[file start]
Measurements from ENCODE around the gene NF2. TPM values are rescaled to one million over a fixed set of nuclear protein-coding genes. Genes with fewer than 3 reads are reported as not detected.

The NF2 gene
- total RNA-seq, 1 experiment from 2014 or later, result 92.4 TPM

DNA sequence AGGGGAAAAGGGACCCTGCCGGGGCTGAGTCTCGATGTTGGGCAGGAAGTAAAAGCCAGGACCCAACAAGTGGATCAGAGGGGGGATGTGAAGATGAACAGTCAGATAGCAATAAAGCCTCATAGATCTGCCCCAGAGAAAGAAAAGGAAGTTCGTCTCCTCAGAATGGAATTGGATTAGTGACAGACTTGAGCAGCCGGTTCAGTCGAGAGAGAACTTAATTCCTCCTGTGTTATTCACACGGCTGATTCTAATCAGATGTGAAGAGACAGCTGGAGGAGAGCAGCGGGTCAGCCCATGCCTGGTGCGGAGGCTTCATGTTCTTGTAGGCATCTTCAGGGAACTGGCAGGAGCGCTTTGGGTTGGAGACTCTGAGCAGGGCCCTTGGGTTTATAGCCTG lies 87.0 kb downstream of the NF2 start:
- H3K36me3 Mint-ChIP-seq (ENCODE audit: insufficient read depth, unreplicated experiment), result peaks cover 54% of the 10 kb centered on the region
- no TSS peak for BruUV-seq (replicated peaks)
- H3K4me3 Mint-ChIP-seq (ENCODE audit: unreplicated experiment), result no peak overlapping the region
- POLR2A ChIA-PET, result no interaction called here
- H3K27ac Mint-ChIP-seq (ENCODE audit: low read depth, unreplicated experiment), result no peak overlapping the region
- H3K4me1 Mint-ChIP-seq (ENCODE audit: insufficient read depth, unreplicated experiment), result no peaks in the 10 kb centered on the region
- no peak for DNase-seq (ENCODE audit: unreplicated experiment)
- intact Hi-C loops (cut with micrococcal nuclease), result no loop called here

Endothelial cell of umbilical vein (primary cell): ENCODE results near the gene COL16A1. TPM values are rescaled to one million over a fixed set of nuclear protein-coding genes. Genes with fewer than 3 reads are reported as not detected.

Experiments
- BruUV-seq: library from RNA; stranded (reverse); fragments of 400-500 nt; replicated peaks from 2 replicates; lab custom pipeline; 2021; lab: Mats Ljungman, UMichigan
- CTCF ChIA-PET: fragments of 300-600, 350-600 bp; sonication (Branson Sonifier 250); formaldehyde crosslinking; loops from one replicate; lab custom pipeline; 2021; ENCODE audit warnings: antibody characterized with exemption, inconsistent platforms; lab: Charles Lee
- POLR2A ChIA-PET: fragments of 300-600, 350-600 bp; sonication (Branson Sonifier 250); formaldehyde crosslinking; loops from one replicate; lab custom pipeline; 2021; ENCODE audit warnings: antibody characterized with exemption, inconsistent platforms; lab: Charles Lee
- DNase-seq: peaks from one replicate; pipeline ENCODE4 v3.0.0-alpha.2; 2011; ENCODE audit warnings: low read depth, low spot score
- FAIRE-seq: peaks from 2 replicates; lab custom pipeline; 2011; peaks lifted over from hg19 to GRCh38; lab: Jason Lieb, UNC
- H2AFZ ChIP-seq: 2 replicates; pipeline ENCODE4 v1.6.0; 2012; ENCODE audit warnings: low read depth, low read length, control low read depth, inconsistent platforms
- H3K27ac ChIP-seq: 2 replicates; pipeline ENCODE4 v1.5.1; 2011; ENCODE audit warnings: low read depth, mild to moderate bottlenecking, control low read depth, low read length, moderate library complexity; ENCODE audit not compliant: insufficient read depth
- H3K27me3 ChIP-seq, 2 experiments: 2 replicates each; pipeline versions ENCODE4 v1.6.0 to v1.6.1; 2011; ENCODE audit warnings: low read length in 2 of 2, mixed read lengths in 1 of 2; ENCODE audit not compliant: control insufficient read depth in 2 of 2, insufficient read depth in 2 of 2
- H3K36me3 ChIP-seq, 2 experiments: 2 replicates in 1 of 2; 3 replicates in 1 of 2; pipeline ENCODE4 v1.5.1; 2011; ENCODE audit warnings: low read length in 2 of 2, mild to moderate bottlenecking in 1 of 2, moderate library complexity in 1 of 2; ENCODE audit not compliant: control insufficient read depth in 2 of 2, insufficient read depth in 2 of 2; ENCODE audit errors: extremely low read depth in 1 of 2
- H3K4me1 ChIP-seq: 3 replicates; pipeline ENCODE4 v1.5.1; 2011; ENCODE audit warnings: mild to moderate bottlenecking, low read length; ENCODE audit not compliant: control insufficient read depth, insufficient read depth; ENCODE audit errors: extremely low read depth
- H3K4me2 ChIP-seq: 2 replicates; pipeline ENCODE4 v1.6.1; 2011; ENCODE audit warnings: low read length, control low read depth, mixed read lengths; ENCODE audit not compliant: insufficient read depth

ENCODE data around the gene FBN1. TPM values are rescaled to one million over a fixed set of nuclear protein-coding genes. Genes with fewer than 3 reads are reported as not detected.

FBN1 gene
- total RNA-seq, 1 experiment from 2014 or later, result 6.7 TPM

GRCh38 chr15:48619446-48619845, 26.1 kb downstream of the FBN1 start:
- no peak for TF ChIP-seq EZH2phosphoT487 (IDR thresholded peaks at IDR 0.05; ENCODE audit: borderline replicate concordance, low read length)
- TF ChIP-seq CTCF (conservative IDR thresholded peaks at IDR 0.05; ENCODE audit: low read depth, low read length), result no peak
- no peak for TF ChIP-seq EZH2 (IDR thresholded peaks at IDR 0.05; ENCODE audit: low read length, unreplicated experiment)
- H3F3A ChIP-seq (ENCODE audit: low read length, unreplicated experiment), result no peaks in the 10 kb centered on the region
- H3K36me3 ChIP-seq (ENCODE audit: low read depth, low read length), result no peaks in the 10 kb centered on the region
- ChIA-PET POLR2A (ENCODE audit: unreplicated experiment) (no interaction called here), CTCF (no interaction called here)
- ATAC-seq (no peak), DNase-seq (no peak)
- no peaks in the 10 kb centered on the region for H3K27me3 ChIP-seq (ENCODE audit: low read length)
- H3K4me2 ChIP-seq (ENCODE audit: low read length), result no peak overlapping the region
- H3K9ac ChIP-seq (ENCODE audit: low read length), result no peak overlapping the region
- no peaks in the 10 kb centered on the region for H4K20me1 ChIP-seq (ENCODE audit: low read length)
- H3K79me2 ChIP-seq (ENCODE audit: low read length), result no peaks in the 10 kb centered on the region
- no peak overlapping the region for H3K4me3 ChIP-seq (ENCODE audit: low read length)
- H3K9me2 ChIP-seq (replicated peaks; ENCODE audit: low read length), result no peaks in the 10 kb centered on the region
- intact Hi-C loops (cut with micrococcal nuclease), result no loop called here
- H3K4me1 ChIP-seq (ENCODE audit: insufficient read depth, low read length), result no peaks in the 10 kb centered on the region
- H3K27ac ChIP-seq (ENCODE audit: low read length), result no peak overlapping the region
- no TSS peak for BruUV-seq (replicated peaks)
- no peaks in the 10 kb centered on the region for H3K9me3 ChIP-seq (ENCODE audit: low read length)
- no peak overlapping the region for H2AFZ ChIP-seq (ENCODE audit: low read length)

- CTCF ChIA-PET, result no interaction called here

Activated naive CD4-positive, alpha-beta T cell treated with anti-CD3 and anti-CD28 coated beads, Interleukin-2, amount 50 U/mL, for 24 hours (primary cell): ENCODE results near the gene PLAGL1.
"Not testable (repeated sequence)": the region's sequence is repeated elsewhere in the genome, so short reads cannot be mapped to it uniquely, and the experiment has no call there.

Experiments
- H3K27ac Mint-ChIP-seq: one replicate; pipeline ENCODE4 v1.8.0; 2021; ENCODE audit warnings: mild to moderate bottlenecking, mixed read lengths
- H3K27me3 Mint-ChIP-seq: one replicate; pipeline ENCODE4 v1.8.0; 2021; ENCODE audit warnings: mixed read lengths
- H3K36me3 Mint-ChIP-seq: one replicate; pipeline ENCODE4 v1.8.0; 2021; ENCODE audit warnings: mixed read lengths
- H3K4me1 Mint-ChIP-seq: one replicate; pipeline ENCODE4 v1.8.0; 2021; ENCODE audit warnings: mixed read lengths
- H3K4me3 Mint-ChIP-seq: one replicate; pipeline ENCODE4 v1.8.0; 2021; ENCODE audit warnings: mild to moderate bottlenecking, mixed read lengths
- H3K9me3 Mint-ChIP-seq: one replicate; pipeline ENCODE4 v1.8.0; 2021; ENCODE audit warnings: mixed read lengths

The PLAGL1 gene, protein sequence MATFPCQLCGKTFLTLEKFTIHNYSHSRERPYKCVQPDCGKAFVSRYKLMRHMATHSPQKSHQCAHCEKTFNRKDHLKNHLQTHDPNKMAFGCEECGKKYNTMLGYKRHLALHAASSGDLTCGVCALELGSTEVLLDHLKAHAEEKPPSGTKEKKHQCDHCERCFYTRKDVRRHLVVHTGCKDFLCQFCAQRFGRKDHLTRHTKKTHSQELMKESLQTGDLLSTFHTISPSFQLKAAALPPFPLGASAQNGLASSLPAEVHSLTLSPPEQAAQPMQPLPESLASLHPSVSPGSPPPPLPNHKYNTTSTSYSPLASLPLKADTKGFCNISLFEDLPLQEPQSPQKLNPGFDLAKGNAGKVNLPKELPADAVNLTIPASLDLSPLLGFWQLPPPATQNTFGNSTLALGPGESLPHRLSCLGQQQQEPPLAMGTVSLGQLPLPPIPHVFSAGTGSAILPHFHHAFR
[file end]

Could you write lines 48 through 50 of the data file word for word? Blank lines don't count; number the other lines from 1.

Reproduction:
- no peaks in the 10 kb centered on the region for H3K9me3 ChIP-seq (ENCODE audit: low read length)
- no peak overlapping the region for H2AFZ ChIP-seq (ENCODE audit: low read length)

- CTCF ChIA-PET, result no interaction called here